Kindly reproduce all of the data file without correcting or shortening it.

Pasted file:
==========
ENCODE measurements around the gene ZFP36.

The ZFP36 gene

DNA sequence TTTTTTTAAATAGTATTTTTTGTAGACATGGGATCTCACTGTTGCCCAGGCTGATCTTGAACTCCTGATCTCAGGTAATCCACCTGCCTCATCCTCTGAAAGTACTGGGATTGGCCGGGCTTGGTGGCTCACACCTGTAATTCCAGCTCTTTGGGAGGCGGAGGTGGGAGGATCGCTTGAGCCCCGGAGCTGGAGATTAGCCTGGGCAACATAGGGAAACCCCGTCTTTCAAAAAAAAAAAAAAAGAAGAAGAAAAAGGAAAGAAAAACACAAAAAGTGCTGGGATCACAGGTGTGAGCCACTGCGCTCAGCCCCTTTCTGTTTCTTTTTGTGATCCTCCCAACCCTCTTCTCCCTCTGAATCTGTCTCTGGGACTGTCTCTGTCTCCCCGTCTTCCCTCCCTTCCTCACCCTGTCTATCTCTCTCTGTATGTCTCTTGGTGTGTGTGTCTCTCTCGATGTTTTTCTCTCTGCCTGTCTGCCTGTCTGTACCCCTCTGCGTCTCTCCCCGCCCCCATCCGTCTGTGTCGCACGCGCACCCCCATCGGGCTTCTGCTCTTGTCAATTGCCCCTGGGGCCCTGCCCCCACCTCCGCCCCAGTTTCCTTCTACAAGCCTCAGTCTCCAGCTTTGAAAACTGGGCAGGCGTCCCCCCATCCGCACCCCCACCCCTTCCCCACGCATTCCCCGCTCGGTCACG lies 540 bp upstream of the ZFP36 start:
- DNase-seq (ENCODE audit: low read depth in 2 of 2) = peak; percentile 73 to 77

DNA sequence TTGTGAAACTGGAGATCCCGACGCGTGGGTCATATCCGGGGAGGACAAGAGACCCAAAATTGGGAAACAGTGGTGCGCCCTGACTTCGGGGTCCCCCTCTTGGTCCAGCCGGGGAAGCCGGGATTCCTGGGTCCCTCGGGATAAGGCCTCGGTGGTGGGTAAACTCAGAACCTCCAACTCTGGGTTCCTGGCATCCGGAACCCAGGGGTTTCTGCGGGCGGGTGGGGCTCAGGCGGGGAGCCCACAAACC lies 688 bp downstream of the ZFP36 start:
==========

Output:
ENCODE measurements around the gene ZFP36.

The ZFP36 gene

DNA sequence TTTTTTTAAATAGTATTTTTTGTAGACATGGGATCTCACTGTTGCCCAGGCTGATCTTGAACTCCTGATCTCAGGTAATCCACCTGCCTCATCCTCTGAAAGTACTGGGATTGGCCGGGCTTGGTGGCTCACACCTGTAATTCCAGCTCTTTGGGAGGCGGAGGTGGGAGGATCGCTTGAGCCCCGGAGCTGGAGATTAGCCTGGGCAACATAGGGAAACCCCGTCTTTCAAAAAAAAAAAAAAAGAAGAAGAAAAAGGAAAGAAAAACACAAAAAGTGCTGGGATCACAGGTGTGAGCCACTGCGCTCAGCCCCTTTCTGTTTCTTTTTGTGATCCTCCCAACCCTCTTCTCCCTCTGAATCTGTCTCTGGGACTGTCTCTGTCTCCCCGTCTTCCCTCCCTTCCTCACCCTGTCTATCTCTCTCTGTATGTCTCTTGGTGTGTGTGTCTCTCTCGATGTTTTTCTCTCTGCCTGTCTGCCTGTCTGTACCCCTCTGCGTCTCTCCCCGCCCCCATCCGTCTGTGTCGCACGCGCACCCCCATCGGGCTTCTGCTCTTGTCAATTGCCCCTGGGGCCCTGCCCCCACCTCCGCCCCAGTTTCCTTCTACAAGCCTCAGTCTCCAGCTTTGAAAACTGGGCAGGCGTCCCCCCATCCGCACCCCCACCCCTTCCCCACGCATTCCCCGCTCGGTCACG lies 540 bp upstream of the ZFP36 start:
- DNase-seq (ENCODE audit: low read depth in 2 of 2) = peak; percentile 73 to 77

DNA sequence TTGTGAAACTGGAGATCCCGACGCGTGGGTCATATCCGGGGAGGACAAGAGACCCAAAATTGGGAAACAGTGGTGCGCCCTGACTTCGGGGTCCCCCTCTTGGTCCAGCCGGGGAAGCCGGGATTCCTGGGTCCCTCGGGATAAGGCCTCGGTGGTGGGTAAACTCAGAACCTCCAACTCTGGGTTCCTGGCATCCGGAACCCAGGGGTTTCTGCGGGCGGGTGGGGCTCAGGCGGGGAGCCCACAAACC lies 688 bp downstream of the ZFP36 start: